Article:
The making of the documentary was funded by a NASA Space Grant administered through the Arizona Space Grant Consortium. LPL and the Flandrau Science Center and Planetarium provided additional support.
Watch the trailer:
Editor: Pila MartinezByline: Daniel StolteByline Affiliation: University Relations - CommunicationsHeader image: YesNo Image: Subheading: "Desert Moon" tells the fascinating story of how tenacity and bold thinking led to the founding of the UA's Lunar and Planetary Lab and helped the U.S. win the race to the moon.Include in UANow: yesInclude in Olympic Coverage: noFeature on Olympic Page: noUANow Image:
An interdisciplinary group of researchers at the University of Arizona has been awarded a $2 million grant from the National Institutes of Health to study language abilities in patients recovering from a stroke. The findings are expected to guide the development of treatments that would help patients regain as much of their language skills as possible.
"Speaking and comprehending language is something we take for granted. But when you think about the complexity of language, it's actually a very complicated process our brain has to carry out," said Stephen Wilson, an assistant professor in the UA Department of Speech, Language and Hearing Sciences and the principal investigator of the study. "There are several brain regions, mostly in the left hemisphere, that we know are important for speech and language. When one of these areas is damaged, you get aphasia."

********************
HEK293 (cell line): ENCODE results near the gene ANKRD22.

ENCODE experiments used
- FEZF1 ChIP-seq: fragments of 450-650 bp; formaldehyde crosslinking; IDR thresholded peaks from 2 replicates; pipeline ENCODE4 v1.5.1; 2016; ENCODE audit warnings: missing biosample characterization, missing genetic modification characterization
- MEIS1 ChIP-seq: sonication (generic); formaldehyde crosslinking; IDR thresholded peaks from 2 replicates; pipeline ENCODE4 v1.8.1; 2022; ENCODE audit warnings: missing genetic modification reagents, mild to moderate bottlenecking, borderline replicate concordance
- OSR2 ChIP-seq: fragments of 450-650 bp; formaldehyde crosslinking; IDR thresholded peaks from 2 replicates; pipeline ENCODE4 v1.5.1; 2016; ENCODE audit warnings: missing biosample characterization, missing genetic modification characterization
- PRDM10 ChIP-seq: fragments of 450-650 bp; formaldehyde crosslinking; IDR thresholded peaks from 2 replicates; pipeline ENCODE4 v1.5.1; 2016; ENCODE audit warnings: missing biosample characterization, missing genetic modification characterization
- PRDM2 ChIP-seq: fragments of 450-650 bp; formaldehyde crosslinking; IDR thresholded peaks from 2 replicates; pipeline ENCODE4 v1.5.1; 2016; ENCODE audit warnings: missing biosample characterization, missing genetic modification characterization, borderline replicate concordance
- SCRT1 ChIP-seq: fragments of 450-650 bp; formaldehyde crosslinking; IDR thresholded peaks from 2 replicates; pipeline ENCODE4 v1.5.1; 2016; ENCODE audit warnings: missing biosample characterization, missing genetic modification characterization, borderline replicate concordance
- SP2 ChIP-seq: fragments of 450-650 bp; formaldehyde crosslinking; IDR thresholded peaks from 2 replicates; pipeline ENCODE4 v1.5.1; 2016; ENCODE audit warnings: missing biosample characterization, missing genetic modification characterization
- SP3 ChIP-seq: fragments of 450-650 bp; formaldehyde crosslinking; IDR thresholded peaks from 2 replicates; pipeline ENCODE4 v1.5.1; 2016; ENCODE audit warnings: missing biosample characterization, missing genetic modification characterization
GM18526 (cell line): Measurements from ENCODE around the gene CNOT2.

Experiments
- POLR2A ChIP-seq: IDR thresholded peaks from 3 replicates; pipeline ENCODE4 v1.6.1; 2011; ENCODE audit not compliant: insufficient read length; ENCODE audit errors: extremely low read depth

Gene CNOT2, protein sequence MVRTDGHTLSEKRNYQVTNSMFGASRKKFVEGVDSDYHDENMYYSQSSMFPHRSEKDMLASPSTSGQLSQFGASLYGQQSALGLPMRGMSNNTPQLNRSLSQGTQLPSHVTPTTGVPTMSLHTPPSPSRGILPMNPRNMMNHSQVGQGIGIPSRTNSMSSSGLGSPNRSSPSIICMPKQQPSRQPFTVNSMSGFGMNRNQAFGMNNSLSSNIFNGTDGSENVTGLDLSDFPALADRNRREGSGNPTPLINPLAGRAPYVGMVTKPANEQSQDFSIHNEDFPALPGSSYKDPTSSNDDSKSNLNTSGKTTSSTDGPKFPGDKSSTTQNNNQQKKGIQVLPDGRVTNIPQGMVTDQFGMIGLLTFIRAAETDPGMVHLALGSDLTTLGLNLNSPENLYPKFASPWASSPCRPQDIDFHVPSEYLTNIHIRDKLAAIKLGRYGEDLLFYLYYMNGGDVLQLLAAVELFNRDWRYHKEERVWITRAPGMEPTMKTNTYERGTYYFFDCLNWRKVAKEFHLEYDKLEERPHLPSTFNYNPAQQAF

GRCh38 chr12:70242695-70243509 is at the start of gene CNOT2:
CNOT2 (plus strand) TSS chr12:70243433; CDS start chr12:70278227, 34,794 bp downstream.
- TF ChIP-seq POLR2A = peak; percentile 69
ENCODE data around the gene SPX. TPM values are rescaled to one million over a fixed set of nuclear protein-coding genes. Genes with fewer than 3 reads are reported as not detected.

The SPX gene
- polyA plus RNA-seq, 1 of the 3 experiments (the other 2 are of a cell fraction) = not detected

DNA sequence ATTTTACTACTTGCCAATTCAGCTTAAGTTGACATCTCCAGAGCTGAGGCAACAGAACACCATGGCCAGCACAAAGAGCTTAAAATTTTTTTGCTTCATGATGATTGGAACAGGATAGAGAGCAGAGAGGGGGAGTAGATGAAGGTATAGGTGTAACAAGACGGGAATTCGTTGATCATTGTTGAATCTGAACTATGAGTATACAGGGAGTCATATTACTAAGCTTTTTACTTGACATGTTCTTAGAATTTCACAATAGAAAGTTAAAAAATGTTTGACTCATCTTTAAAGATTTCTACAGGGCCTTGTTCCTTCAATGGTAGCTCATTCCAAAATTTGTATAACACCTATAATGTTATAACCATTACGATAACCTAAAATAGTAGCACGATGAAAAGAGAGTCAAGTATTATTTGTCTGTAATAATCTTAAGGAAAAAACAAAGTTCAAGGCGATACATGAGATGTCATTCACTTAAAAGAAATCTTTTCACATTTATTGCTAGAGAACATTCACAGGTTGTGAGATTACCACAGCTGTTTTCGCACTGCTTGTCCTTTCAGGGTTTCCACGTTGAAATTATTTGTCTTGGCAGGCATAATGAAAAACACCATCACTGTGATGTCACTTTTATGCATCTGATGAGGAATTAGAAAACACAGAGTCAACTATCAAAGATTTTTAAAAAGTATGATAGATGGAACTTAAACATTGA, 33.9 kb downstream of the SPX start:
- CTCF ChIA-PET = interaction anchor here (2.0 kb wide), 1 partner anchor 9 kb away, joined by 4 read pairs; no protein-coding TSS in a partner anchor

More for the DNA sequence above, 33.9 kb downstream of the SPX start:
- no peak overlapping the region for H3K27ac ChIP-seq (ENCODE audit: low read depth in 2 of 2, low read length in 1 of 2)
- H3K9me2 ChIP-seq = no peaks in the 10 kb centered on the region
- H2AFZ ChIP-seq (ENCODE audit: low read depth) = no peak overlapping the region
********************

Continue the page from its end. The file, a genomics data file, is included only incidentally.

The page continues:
One of the most common and debilitating consequences of a stroke is the loss of the ability to speak, read or write. Collectively referred to as aphasia, such acquired communication disorders affect about 1 million Americans.
Aphasia comes in many different forms. Depending on which part of the brain is affected, a patient may have difficulty producing spoken or written language, or a patient may speak rather fluently but have trouble retrieving the names for people and everyday objects, or in putting together sentences.
Unlike most previous studies on aphasia, which have looked at the effects of stroke on language six months to a year later, or have relied on a specific imaging technique to image the brain, the UA scientists are going to work with patients in the first three months after a stroke, and will combine language assessments with a comprehensive battery of brain imaging techniques.
"We know that a lot happens in those early days, weeks and months," Wilson said. "The greatest behavioral gains take place during this time – even when patients do not receive treatment – and by looking at the natural recovery process during that time, we can potentially understand more about what neural processes underlie successful recovery."
Depending on the severity of the stroke and the affected regions, the brain is able to restore some or nearly all language functions through rewiring of neural circuits or transferring language-processing tasks to regions unaffected by the stroke. The researchers hope to shed light on why some patients recover most or nearly all language functions, while others make few gains and remain chronically aphasic. A better understanding of the neural processes in successful recovery will improve the accuracy of prognoses. In other words, help doctors better predict the prognosis of stroke patients. This should lead to better medical treatments and behavioral interventions.